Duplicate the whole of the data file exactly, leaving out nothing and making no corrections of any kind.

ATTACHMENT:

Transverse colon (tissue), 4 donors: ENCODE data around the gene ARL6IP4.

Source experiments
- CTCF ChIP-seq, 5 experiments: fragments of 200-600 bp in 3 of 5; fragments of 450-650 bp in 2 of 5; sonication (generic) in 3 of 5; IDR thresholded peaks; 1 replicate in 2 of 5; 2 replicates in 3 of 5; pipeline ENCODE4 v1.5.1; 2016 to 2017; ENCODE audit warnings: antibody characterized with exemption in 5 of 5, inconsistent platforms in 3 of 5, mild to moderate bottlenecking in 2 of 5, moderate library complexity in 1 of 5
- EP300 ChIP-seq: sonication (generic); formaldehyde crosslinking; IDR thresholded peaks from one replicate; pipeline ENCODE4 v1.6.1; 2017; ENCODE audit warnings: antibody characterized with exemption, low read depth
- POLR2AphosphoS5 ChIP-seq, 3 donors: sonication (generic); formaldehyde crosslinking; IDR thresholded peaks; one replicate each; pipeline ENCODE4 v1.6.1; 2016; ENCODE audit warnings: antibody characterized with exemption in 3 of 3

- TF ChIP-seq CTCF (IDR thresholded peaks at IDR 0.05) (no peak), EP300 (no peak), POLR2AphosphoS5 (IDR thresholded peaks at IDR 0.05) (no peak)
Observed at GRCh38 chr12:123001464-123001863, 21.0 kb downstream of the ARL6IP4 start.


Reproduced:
Transverse colon (tissue), 4 donors: ENCODE data around the gene ARL6IP4.

Source experiments
- CTCF ChIP-seq, 5 experiments: fragments of 200-600 bp in 3 of 5; fragments of 450-650 bp in 2 of 5; sonication (generic) in 3 of 5; IDR thresholded peaks; 1 replicate in 2 of 5; 2 replicates in 3 of 5; pipeline ENCODE4 v1.5.1; 2016 to 2017; ENCODE audit warnings: antibody characterized with exemption in 5 of 5, inconsistent platforms in 3 of 5, mild to moderate bottlenecking in 2 of 5, moderate library complexity in 1 of 5
- EP300 ChIP-seq: sonication (generic); formaldehyde crosslinking; IDR thresholded peaks from one replicate; pipeline ENCODE4 v1.6.1; 2017; ENCODE audit warnings: antibody characterized with exemption, low read depth
- POLR2AphosphoS5 ChIP-seq, 3 donors: sonication (generic); formaldehyde crosslinking; IDR thresholded peaks; one replicate each; pipeline ENCODE4 v1.6.1; 2016; ENCODE audit warnings: antibody characterized with exemption in 3 of 3

- TF ChIP-seq CTCF (IDR thresholded peaks at IDR 0.05) (no peak), EP300 (no peak), POLR2AphosphoS5 (IDR thresholded peaks at IDR 0.05) (no peak)
Observed at GRCh38 chr12:123001464-123001863, 21.0 kb downstream of the ARL6IP4 start.